Threatened Hawaiian Bird Strives To Make Comeback
Hawaii is known as a natural paradise. It's also known as the endangered species capital of the world. One of the state's most threatened seabirds, the Newell's shearwater makes its home on the island of Kauai, where a small group of environmentalists is working to keep the iconic seabird from disappearing because of collisions with power lines and confusion from artificial light.
The battered Dodge Durango that belongs to the Kauai Endangered Seabird Recovery Project has a lot of hard miles on it. The SUV rolls over the asphalt near a harbor on Kauai's west side. Behind the wheel is the project's coordinator, seabird biologist André Raine.
"This area here is kind of like a microcosm of the urban threats that these birds face," says Raine. "You've got the power lines, you've got the lights. We've had multiple birds down here."
Raine points to an area he calls Nesh Corner, "nesh" for Newell's shearwaters because so many downed birds have been found there. According to Hawaiian legend, the birds were once so plentiful that they darkened the skies. But in the past couple of decades, the bird's population has plummeted. It's now listed as "threatened" under the Endangered Species Act.
The challenges to the Newell's shearwater's survival begin in the mountains of Kauai where they nest in burrows. "You've got this little chick that's sitting up in the mountains in the darkness completely oblivious to all that's going on around it in terms of all these threats that humans have brought to this island," says Raine.
Artificial lights and power lines
A Newell's shearwater chick looks as if it is wearing an oversized grey mohair hoodie. If it survives the perils of the mountains, feral cats and rats, the fledgling will be drawn by instinct to take flight to the sea.
Raine says the bird navigates by the moon, unaware of the imposters in its path— artificial lights. "They circle the lights and end up collapsing, falling onto the ground where they are either run over by cars or eaten by cats and dogs."
In addition to light attraction, power line collisions kill up to 1,600 adult seabirds a year, according to Raine.
"To see them hitting power lines in huge numbers, to see fledglings that have somehow survived their time in the mountains sitting by the side of a road," Raine says. "Seeing that over and over again is extremely frustrating."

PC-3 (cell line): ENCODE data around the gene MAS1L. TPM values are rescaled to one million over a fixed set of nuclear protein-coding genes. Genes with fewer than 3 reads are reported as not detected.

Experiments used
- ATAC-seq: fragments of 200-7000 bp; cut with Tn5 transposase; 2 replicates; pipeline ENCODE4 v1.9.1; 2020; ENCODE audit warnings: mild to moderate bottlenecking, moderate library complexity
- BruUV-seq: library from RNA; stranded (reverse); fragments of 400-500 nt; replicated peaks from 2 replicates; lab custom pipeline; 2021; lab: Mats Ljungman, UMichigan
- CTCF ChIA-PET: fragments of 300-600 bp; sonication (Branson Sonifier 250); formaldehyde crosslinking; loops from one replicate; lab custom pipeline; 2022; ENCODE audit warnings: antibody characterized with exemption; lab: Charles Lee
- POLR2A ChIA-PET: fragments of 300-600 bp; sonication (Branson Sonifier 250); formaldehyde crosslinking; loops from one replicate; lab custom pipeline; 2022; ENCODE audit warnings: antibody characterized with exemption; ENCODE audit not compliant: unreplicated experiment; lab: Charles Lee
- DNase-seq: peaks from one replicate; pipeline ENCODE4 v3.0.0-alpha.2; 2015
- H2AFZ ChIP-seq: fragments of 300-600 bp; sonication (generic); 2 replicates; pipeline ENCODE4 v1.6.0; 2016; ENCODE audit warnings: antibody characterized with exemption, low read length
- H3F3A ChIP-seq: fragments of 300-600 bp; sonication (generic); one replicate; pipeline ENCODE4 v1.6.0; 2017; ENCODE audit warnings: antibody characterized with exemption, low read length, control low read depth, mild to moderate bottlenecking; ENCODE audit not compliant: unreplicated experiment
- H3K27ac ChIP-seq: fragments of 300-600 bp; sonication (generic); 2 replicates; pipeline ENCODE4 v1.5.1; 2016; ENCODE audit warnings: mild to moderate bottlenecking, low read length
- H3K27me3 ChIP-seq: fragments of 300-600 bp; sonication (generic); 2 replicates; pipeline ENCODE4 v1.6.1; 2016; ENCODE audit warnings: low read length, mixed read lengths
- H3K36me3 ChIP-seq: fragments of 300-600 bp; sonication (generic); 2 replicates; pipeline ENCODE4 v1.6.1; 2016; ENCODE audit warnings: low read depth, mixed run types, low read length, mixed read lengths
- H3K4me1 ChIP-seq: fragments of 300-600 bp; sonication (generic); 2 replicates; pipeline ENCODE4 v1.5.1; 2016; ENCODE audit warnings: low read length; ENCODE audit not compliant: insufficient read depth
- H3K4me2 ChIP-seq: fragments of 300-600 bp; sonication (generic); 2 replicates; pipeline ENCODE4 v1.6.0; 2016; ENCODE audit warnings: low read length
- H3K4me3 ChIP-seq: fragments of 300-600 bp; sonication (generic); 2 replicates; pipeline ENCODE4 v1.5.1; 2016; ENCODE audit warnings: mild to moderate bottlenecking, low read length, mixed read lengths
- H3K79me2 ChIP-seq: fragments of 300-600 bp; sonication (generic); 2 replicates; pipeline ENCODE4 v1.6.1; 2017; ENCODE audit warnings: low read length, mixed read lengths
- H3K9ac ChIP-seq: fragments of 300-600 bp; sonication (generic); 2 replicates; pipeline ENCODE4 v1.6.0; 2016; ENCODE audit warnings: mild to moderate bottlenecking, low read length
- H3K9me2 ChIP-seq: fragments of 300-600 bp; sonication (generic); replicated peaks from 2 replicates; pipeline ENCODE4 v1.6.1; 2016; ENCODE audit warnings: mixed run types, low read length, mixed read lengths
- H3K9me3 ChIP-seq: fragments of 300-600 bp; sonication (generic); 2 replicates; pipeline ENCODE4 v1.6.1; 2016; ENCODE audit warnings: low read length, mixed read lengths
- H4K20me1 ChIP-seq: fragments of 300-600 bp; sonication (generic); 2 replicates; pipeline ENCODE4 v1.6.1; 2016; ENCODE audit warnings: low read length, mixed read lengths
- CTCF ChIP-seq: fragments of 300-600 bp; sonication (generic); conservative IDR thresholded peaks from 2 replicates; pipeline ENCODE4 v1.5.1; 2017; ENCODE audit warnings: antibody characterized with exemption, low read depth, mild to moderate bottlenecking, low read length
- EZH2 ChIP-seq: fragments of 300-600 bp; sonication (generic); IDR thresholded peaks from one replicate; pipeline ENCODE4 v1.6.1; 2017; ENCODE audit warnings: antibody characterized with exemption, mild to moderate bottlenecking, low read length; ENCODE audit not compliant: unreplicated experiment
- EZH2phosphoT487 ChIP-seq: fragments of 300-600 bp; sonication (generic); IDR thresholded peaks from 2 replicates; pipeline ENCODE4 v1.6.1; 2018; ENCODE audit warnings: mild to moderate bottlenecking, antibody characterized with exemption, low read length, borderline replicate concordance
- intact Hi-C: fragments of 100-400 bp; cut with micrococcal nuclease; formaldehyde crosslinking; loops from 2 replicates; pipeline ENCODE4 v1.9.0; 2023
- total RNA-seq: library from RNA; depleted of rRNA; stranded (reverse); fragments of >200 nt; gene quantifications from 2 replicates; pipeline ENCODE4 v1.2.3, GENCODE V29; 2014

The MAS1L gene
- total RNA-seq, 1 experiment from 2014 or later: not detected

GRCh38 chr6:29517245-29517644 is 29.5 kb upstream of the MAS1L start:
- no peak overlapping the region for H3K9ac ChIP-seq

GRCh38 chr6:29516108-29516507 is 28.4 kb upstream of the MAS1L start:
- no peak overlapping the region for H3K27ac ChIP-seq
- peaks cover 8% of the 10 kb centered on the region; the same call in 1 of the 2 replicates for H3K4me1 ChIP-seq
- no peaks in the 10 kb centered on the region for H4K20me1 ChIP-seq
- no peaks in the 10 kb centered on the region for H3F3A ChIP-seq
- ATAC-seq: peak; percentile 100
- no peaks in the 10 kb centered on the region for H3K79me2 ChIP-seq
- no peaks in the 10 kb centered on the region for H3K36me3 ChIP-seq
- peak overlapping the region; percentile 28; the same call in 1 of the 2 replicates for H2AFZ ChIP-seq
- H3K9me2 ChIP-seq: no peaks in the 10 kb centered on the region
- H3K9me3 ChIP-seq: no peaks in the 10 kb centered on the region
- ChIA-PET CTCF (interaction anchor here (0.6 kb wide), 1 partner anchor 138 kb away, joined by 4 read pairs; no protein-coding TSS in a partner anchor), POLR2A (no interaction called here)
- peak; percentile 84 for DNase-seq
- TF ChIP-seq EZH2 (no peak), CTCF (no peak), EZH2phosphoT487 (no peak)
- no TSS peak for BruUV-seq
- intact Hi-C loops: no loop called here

If found, the grounded and injured birds may get a second chance at Save Our Shearwaters' bird hospital located in Kauai's Humane Society. Because the birds have federal protections, the facility is permitted by the state and U.S Fish and Wildlife Service.
Jacqueline Nelson, a wildlife rehabilitation technician, is examining one of three injured birds brought in for an exam. The bird's black head peeks out from under a pink towel. Nelson gently checks its wings. "And then we'll check for collision scuffs," she says.
After a thorough examination Nelson smiles. "I think he's going to be a quick turnaround."
The program is funded by Kauai Island Utility Cooperative. In 2010, the power company, along with the County of Kauai, was named in a lawsuit filed by environmental groups. In that litigation, the utility was found to be in violation of the Endangered Species Act for causing seabird deaths.
Makaala Kaaumoana is with Hui Hoomalu I Ka Aina, a Native Hawaiian organization that was one of the plaintiffs in the 2010 lawsuit. "When we thought it couldn't get any worse and it did," she says of the bird's numbers.
Kaaumoana says the Newell's shearwaters play an important role in the culture and ecology of Kauai. She's saddened by the recent population decline.
"There's room for blame for everyone," Kaaumoana says. "But according to the latest information that has been scientifically collected, the utility is responsible for the largest number of take of this species."
Kauai's power utility declined a request for an interview but said in a statement that it is in full compliance with the current Habitat Conservation Plan, which was developed after the lawsuit in order to comply with requirements of the Endangered Species Act. The utility says it's moving some power lines underground and is reconfiguring and lowering others to further minimize and mitigate effects on seabirds.
'There he goes'
On a wind-swept volcanic cliff, Save Our Shearwaters wildlife rehabilitation technicians Jacqueline Nelson and Mikaela Aroff are getting ready to release rehabilitated seabirds.
The birds crane their necks and look out to sea. They wobble a bit in the wind as crashing turquoise waves from below send small showers of spray in the air. Native Hawaiians call the Newell's shearwater the Ao, a name related to the sound of its call, which some describe as sounding like the bray of a donkey.
If the seabirds take flight, they will spend three to four years on the ocean before returning to the island. Nelson and Aroff gently lift them up so they can feel the air under their wings.
"There he goes," says Nelson. "I had a good feeling about that one."
And, so it goes with each of the five birds, one by one until only one remains behind. This was his fourth trip to the ocean. The young women don't give up, holding him high, cheering him on, until he too takes flight.
"There he goes," says Nelson, as the rehabilitated Newell's shearwater soars higher than all the others. She and her colleague watch until the bird is out of sight.
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